Business Corporate Social Responsibility Research Proposal

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Corporate Social Responsibility

Corporate Social Responsibility (CSR) is the way in which a business is accountable for the social and environmental force that is created by the business. CSR referrers to an obligation to developing policies that integrate responsible practices into daily business processes, and to reporting on growth made toward implementing these practices.

Common CSR policies include:

Adoption of internal controls reform in the wake of Enron and other accounting scandals;

Commitment to diversity in hiring employees and barring discrimination;

Management teams that view employees as assets rather than costs;

High performance workplaces that integrate the views of line employees into decision-making processes;

Adoption of operating policies that exceed compliance with social and environmental laws;

Advanced resource productivity, focused on the use of natural resources in a more productive, efficient and profitable fashion (such as recycled content and product recycling); and Taking responsibility for conditions under which goods are produced directly or by contract employees domestically or abroad.

Over the last five years great steps have been made toward integrate CSR into the core culture of many major companies (Corporate Social Responsibility, 2010).Get full Download Microsoft Word File access
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Research Proposal on Business Corporate Social Responsibility Corporate Social Responsibility Assignment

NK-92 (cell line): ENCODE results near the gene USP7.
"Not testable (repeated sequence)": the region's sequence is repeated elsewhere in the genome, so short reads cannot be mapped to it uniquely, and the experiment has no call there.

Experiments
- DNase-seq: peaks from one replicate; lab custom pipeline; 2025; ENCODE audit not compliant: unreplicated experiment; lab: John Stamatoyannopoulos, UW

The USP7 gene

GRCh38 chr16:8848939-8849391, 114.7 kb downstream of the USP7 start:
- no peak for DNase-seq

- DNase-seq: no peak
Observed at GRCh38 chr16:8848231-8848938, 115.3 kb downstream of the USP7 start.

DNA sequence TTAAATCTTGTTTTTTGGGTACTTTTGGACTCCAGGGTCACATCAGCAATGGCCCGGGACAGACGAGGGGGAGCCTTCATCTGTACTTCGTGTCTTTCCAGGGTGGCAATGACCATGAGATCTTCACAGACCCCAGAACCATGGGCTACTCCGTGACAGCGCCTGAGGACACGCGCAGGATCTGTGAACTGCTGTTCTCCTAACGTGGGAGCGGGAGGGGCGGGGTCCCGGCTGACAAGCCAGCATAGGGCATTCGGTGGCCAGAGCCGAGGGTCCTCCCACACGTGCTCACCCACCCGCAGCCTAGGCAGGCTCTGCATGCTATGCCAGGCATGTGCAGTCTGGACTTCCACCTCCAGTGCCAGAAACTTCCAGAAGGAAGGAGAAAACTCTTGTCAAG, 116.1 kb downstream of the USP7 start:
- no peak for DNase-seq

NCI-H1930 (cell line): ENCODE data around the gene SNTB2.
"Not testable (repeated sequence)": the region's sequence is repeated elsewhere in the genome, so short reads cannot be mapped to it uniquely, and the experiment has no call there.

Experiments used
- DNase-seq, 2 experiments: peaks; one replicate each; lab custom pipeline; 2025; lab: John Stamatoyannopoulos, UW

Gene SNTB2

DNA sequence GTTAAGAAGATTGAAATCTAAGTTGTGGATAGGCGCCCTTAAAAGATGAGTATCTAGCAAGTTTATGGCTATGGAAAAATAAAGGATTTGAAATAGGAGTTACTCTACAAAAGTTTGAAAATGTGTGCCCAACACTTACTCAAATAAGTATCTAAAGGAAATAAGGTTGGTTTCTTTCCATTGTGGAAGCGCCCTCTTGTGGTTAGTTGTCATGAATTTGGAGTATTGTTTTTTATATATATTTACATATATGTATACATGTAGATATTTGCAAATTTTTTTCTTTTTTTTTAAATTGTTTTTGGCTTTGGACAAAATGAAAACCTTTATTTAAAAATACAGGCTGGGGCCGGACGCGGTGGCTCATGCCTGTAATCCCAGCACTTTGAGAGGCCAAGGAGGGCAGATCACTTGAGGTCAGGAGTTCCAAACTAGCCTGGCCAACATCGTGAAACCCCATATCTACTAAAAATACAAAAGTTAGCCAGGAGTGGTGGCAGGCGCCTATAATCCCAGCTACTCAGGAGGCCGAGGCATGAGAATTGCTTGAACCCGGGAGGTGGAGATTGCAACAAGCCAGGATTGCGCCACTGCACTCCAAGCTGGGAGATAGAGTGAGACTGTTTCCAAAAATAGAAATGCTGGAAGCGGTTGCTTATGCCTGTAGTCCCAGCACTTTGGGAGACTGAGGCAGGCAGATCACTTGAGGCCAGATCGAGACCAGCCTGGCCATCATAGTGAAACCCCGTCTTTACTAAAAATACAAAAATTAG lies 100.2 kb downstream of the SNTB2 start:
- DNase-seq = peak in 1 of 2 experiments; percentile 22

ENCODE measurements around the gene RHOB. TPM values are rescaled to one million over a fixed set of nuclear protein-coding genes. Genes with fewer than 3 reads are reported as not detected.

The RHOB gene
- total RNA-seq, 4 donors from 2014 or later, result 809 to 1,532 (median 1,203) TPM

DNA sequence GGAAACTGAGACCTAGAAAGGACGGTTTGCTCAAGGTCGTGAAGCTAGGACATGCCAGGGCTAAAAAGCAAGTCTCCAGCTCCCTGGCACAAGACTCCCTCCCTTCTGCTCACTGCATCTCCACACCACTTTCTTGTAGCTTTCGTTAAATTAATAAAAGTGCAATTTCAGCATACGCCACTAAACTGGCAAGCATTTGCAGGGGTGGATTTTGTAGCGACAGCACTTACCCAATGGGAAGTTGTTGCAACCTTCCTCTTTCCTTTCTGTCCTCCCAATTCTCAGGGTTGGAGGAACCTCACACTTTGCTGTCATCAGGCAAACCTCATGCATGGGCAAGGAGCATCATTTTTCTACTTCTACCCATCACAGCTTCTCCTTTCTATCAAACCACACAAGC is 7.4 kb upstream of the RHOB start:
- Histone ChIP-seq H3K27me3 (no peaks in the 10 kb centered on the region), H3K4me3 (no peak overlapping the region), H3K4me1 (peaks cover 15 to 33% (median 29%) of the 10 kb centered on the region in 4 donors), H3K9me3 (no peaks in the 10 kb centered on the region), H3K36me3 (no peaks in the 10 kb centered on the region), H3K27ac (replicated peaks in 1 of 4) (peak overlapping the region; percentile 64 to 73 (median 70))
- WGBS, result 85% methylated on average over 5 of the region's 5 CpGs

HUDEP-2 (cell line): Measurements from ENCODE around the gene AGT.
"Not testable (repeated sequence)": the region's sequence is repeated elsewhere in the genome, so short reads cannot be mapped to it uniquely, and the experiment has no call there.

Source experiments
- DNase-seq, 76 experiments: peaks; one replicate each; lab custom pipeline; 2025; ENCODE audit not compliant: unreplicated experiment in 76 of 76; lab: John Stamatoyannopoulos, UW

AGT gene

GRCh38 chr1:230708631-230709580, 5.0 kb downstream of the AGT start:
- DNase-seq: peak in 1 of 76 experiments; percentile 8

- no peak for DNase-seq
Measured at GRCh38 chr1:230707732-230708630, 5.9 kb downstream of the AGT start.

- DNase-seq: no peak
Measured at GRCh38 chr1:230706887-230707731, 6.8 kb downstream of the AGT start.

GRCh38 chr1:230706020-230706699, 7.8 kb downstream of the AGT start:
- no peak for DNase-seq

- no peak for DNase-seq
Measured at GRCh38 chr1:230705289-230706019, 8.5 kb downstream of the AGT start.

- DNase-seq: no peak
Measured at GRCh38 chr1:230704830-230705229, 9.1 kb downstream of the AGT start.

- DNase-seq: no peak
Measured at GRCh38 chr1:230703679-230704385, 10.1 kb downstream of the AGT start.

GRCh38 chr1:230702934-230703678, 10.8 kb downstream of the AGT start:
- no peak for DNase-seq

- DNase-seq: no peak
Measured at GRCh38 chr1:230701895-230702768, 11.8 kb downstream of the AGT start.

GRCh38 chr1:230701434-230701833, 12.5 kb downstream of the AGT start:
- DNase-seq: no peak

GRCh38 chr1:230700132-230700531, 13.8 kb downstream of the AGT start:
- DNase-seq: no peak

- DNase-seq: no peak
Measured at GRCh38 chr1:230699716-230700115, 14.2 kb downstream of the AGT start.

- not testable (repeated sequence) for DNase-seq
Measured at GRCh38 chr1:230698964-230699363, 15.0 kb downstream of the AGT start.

The Procter & Gamble Company started as a small, family run soap and candle company in Cincinnati, Ohio, in 1837. Presently P&G markets almost 300 products to more than five billion customers in nearly140 countries. Procter & Gamble's corporate tradition is rooted in the principles of personal integrity, respect for the individual and doing what's right for the long-term. More than 98,000 P&G employees work every day in order to provide products of advanced quality and value to the world's consumers. Improving the lives of consumers around the world is about more than just grand products. In Poland, P&G has partnered with the Polsat Foundation to provide important medical equipment for ill children. Money is raised through a P&G operation known as Give Children the Sun. Give Children the Sun has made over $4.5 million since 1999. These funds have fashioned the Polish family liver transplant program, funded Poland's first hospital for children with burns, and given state-of-the-art equipment for spinal surgery for children (P&G, n.d.).